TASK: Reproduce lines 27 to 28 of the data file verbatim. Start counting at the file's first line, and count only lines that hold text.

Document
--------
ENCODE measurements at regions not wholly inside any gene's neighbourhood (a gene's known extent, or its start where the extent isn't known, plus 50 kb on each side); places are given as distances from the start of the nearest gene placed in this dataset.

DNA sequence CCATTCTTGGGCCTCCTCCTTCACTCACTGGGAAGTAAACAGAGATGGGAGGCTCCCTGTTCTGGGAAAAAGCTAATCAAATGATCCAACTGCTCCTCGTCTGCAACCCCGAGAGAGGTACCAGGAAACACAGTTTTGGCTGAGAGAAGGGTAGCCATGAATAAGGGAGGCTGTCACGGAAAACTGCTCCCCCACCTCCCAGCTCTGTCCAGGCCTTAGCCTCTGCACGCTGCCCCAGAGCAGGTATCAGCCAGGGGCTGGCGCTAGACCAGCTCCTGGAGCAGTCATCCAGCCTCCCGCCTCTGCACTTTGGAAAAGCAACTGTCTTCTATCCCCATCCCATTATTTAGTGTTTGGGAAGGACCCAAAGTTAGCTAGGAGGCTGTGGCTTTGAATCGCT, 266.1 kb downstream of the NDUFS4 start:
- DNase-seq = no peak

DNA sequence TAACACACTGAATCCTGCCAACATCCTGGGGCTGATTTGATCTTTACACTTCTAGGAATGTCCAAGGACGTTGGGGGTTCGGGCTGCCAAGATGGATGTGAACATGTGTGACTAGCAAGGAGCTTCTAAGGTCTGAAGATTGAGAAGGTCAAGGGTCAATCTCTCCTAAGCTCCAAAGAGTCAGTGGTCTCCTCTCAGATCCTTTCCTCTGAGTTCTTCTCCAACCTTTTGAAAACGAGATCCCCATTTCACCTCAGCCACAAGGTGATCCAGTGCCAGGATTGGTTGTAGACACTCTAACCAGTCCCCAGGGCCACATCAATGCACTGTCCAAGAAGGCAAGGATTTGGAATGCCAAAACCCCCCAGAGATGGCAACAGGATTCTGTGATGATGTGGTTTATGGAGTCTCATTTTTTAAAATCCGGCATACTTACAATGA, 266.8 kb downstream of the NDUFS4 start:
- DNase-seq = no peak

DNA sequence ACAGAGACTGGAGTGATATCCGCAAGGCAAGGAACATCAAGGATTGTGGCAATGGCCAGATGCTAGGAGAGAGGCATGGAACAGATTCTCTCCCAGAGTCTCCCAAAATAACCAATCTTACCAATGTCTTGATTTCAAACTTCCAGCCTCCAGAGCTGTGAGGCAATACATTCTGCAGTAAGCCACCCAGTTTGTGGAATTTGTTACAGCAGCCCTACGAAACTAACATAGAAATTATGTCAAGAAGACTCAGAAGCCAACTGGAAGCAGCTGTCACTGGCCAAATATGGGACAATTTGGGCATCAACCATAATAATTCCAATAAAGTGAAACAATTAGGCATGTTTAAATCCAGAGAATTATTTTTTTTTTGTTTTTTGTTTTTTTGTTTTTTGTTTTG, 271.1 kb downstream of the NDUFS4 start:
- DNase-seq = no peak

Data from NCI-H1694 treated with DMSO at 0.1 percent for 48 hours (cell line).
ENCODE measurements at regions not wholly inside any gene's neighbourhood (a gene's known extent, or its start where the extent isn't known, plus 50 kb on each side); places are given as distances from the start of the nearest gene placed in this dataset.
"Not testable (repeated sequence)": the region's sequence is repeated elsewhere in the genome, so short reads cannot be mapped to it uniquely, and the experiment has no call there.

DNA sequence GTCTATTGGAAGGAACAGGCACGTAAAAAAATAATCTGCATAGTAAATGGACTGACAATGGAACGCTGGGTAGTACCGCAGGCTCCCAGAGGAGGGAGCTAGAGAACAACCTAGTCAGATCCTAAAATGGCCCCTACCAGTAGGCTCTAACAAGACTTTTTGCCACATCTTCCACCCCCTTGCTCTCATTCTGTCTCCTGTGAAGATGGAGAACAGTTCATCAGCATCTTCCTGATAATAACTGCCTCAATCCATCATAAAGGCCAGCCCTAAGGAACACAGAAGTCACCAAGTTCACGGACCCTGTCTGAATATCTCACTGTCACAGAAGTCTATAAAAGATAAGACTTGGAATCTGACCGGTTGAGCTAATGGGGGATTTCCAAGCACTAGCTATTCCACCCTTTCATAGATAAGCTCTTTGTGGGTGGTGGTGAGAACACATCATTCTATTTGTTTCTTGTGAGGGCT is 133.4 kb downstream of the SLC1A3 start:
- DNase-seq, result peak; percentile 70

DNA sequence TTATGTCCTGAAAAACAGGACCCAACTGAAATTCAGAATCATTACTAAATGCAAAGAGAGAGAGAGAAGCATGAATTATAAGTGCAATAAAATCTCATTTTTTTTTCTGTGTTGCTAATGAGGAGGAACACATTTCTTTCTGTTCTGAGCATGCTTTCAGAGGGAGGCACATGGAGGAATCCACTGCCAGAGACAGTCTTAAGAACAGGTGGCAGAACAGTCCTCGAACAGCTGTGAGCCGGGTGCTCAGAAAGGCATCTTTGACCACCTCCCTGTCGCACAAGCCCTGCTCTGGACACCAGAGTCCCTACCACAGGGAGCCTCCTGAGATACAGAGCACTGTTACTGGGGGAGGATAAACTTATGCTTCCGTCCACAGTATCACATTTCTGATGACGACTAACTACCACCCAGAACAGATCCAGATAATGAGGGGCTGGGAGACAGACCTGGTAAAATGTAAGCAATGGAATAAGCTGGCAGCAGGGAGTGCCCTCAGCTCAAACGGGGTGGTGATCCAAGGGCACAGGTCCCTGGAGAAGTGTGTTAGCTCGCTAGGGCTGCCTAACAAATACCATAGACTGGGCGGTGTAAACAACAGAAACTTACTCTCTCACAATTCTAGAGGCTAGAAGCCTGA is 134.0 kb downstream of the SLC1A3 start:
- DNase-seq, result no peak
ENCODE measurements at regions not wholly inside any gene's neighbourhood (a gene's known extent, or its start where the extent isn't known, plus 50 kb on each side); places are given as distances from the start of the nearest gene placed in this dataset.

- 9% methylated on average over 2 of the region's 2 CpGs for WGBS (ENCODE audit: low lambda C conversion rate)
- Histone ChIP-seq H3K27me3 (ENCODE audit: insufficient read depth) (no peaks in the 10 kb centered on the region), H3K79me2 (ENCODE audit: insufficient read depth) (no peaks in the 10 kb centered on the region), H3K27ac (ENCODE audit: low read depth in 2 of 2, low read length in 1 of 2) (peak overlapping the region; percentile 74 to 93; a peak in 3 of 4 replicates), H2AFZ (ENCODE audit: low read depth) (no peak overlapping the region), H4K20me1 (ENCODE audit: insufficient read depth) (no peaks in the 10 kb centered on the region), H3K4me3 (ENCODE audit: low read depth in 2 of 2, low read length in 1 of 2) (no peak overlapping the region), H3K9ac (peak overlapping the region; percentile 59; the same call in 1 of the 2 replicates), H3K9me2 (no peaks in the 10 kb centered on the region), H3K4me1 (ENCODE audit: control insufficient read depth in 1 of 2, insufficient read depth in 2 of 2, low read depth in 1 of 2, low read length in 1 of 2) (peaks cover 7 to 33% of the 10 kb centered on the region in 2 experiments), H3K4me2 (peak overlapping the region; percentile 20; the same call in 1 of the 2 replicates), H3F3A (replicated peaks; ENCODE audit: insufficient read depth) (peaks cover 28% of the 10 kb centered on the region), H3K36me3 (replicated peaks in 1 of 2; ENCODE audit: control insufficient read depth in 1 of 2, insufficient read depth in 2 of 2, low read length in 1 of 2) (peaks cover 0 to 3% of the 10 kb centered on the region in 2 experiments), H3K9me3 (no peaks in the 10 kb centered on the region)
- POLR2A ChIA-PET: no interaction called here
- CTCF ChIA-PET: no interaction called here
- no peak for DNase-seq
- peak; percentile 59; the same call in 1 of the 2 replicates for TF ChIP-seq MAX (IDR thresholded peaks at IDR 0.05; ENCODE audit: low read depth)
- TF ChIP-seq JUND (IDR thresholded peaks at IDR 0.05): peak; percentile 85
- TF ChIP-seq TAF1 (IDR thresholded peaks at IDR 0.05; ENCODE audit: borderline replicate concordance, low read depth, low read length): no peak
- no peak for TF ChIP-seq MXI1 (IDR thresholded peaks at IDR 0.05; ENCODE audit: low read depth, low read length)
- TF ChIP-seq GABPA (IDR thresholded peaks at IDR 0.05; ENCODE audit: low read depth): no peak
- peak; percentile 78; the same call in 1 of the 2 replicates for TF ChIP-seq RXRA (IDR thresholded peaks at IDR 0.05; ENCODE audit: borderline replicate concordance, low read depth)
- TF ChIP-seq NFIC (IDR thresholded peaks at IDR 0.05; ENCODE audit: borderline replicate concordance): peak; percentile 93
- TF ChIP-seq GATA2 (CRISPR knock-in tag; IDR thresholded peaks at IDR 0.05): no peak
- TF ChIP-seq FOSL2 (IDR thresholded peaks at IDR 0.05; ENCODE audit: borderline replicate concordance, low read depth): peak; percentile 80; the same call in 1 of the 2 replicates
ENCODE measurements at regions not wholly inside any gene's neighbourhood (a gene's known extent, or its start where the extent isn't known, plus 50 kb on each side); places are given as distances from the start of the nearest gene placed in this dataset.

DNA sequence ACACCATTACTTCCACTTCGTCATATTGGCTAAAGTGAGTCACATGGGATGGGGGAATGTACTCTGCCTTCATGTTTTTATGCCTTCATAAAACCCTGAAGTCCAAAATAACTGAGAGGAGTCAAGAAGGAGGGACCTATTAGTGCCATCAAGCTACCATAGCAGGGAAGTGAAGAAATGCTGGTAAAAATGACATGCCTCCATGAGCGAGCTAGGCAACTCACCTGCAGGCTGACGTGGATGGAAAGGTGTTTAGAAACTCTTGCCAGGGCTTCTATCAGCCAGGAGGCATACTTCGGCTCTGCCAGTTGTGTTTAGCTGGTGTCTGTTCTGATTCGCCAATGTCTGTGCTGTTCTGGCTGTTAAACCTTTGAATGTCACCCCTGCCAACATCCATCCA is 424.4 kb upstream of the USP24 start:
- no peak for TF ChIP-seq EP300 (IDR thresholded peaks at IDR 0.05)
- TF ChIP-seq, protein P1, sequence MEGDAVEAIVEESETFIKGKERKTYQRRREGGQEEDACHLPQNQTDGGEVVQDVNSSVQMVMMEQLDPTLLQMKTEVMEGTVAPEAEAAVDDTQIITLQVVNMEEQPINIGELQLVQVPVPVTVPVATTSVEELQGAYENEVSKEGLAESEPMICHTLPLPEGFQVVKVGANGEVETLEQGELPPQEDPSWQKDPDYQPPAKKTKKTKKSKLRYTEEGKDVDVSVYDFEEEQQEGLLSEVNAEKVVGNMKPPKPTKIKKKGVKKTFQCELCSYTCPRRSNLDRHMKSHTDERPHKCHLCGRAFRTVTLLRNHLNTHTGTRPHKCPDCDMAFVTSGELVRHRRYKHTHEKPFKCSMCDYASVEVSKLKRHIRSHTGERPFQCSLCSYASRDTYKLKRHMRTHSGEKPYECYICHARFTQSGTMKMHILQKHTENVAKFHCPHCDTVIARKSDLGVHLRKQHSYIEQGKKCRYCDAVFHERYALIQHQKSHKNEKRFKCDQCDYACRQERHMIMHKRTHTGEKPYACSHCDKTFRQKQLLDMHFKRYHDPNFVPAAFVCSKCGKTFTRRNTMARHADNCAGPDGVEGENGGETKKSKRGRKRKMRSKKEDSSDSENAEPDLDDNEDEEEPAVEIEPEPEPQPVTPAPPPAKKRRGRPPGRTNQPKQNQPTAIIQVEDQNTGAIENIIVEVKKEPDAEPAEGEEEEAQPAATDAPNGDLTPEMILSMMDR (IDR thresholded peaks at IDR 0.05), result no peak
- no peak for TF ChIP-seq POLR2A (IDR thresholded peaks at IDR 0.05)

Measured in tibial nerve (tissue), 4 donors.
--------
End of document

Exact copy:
- TF ChIP-seq NFIC (IDR thresholded peaks at IDR 0.05; ENCODE audit: borderline replicate concordance): peak; percentile 93
- TF ChIP-seq GATA2 (CRISPR knock-in tag; IDR thresholded peaks at IDR 0.05): no peak